Offshoring vs Outsourcing: What’s The Difference

Jelena Mijajlovic

Jelena Mijajlovic is the founder and CEO of MYVA360, a virtual assistant agency filled with guardians of our ‘time bank,’ and genuinely versatile talent that help people increase productivity and get more hours out of the day. As an entrepreneur, business owner, and a full-time mom, she has developed a knack for identifying work gaps and filling them with the right people.

Although many people use the two terms interchangeably, there are key differences between the offshoring vs outsourcing. Let’s examine what each of these terms mean, how they’re different, and why companies may want to choose one over the other.

Offshoring vs Outsourcing

As there is some overlap, people are often confused about what is offshoring and what is outsourcing. The right option for you will depend upon your company’s long-term strategies, financial needs, and the market conditions.

What Is Outsourcing?

When a company outsources, it contracts tasks, projects, business functions, or entire departments to a third party. The third party can be an individual or another company located within the country or abroad.

One example of outsourcing is contracting a law firm rather than keeping lawyers on staff. Another option could be to contract a marketing firm to handle your product launch or a rebranding. This would avoid jeopardizing the daily functions of your existing marketing department.

What Is Offshoring?

When a company chooses to offshore, it still contracts a third party to handle a variety of work. The difference is that the third party is in another country. This usually allows the company to access a larger talent pool or take advantage of lower labor costs.

One example of offshoring is moving call centers to another country. Alternatively, a company looking to expand to an international market could contract a marketing team in its target country to ensure promotions are culturally relevant. Finally, a company may contract a freelancer in another country to help with a one-off project.

As you can see, outsourcing can involve offshoring or it can be local. However, offshoring is exclusively international. In addition, companies use offshoring and outsourcing for many of the same reasons, but there are some key differences. Let’s look at the pros and cons of each solution in various situations.

The Pros and Cons of Outsourcing (with Examples)

The two most significant reasons for outsourcing are cost savings and access to specific skill sets for projects. By cost savings, we mean more than just the possibility to contract less expensive workers — companies that outsource also avoid all the added costs of hiring staff. For example, hiring employees means paying for job listings, onboarding, payroll, and worker’s compensation insurance. These costs add up, which is why an increasing number of companies are outsourcing.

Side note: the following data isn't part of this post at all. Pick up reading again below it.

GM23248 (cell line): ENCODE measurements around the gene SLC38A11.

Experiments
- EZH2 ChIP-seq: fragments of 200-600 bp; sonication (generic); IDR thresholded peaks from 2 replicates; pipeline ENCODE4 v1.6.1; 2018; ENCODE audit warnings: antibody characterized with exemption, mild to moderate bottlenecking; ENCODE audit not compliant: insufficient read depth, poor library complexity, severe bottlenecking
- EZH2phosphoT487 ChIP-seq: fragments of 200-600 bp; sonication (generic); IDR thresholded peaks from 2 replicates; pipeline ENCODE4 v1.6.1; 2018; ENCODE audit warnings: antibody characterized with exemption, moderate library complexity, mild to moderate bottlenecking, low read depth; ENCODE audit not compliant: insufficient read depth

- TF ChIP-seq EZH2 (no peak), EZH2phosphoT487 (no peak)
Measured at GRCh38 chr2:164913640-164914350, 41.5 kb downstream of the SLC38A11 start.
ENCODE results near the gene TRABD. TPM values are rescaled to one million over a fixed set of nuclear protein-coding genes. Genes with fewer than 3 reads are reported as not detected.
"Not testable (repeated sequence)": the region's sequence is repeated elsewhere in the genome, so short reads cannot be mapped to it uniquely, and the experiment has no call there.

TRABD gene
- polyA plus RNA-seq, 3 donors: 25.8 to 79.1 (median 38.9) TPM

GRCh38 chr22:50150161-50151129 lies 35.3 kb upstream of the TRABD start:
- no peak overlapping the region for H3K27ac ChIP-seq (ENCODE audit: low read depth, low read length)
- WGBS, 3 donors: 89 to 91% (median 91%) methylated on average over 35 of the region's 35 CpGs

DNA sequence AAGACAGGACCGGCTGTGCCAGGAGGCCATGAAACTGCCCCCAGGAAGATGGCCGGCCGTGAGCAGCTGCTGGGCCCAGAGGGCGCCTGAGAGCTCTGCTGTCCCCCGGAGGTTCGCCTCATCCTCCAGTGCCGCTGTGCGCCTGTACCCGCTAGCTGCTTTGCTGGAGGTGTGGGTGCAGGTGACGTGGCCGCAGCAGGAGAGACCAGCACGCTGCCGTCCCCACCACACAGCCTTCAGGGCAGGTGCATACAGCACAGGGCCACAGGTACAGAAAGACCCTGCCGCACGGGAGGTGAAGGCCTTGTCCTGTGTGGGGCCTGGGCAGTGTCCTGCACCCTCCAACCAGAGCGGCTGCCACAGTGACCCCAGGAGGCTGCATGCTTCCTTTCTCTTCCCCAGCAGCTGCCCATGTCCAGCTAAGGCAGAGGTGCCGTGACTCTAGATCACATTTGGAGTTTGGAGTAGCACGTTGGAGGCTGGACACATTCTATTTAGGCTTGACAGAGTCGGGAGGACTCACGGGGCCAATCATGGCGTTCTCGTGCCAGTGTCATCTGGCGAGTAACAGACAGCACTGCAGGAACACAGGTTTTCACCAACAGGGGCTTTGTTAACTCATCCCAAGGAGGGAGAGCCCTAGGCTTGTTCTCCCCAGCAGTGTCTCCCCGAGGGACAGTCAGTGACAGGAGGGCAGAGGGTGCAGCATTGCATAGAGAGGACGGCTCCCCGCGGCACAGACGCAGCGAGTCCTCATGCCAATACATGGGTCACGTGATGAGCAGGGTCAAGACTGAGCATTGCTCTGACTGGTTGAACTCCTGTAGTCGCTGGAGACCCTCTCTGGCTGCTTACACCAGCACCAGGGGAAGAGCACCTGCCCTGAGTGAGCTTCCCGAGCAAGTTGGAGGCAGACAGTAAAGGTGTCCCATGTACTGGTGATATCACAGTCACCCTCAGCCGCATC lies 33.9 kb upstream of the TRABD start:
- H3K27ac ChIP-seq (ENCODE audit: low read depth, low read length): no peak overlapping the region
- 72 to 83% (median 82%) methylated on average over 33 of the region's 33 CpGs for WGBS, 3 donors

The other main reason for outsourcing is that it can complement existing in-house teams. In particular, organizations may choose to outsource workers when they have a new product launch or expand into a new market. This allows in-house staff to continue focusing on the day-to-day activities. A company may also require a particular skill set that isn’t available in-house.

There are few downsides to outsourcing, but these are still worth considering. For one thing, it can be difficult to build loyalty and to enforce non-compete contracts. Sometimes, companies find it difficult to maintain a thriving company culture when a significant number of people are outsourced workers. Outsourcing can also create an ongoing reliance on third parties, particularly when companies outsource the bulk of their work. For some companies, this isn’t ideal.

  • Hewlett Packard contracts third-party call centers in Arkansas and Omaha, Nebraska.
  • T-Mobile used to offshore their call centers to the Philippines. Later, they moved their call centers stateside because of federal taxpayer subsidies designed to help keep jobs in the U.S.
  • Walmart has thousands of manufacturing plants in China, but the company also has a growing number of outsourced warehouses throughout the U.S.

The Pros and Cons of Offshoring (with Examples)

Whereas some companies choose to offshore to gain access to a broader talent pool, most offshore to keep costs down. Countries with a lower cost of living tend to have lower labor costs.

Although global talent can be just as qualified as domestic talent, many companies gain a bad reputation for their international contracts. Consumers are often concerned that offshoring affects their local economies, or they may accuse companies that offshore customer-facing jobs of not caring about clients.

  • Apple: To keep its products affordable for consumers, the tech giant uses offshore manufacturing in China.
  • Accenture is a global services and consulting company with headquarters in Dublin, Ireland. It offshores several business functions to the Philippines.
  • J.P. Morgan & Chase is one of the world’s leading financial institutions. It offshores call centers to the Philippines and India.

Offshoring vs Outsourcing: Final Thoughts

Whether you choose to outsource or offshore, you’ll gain the benefits of a wider talent pool and lower costs than hiring. Some companies enjoy significant tax incentives, grant funding, and federal subsidies to keep jobs in-country; however, companies that offshore can also receive tax benefits. Just bear in mind that offshoring can have the significant downside of public scrutiny.

If you’re a small business owner, it’s also important to know about the benefits of outsourcing for entrepreneurs. Learn all about them, as well as about how to make outsourcing work for you, by downloading our infographic.

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